In the United States and many other countries, engineering and medicine have revocable licenses to practice with an exam as well as the degree requirement. The same is true of other professions such as law and the CPA designation. It is presumably difficult-to-impossible to pass the examinations without the knowledge required for the degree.
Practicing such a licensed profession without the requisite license is a criminal offense, at least usually, but it is the absence of the license rather than the academic fraud that's illegal.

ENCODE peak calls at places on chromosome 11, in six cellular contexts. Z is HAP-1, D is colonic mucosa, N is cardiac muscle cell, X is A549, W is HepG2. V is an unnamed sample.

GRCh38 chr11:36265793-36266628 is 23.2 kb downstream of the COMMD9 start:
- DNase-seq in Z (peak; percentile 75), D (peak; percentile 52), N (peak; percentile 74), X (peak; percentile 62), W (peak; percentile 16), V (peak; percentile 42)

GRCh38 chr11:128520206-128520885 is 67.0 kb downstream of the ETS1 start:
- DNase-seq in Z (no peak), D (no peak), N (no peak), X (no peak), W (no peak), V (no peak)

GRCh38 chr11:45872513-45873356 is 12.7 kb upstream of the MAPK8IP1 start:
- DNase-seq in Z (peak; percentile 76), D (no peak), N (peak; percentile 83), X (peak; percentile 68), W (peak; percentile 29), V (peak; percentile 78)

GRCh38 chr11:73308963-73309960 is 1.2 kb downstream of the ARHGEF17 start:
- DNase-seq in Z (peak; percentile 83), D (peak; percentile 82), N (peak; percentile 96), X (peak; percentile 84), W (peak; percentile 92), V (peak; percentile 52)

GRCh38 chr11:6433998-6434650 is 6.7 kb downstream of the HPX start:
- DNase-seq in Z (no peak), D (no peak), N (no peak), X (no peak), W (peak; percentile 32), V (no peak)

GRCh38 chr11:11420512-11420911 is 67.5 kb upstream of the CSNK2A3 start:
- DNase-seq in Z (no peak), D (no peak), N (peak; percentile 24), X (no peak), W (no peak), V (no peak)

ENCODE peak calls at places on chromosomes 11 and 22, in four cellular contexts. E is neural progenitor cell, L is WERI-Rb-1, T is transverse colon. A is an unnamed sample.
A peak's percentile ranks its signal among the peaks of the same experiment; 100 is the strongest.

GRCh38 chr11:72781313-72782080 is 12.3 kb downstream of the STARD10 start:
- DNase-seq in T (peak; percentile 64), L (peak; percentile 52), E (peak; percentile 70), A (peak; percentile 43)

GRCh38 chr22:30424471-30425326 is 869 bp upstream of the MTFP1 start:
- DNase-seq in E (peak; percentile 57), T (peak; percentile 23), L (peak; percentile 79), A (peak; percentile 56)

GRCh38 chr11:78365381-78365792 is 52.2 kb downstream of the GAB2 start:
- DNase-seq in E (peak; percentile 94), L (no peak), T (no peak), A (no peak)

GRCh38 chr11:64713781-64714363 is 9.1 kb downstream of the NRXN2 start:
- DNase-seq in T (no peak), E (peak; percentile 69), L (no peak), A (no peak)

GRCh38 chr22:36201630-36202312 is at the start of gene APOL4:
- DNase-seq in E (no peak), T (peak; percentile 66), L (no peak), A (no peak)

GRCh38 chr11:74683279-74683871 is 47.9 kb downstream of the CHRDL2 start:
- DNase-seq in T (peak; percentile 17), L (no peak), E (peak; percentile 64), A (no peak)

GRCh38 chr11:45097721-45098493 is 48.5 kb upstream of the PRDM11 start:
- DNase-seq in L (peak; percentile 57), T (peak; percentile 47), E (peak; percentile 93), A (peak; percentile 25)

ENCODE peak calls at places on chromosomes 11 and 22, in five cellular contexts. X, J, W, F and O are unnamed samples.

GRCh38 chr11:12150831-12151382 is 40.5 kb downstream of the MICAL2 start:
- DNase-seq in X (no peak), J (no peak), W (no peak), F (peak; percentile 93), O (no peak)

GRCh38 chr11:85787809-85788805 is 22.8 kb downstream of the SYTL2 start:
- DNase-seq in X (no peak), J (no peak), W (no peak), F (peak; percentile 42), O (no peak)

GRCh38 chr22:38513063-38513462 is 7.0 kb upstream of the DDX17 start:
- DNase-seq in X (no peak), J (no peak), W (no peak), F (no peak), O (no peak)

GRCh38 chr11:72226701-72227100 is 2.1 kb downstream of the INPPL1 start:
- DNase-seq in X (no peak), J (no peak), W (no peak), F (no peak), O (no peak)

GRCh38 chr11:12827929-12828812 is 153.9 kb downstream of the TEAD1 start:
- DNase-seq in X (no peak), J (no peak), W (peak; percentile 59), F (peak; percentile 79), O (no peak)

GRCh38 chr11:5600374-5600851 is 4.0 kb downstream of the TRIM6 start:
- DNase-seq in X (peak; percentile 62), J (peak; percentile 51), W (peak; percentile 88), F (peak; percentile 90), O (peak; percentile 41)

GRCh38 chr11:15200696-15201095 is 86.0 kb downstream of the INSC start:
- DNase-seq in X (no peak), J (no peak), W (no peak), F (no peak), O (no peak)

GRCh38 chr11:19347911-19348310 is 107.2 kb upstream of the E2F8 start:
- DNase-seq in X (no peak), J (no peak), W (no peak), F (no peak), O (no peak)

Generally what happens to (unlicensed) people who claim degrees they do not have is they get fired for lying on resumes. I suppose if one held oneself out to the public as having a certain degree and charged for practicing the skill implied by the degree, one could be charged with fraud. In fact, what likely happens is a civil suit for non-performance.
On the other hand Frank Abagnale did get imprisoned for fraud, although I believe it was the bank fraud, financial fraud, and forgery that nailed him and not academic misconduct, even though he both claimed a non-existent Harvard degree and impersonated a physician.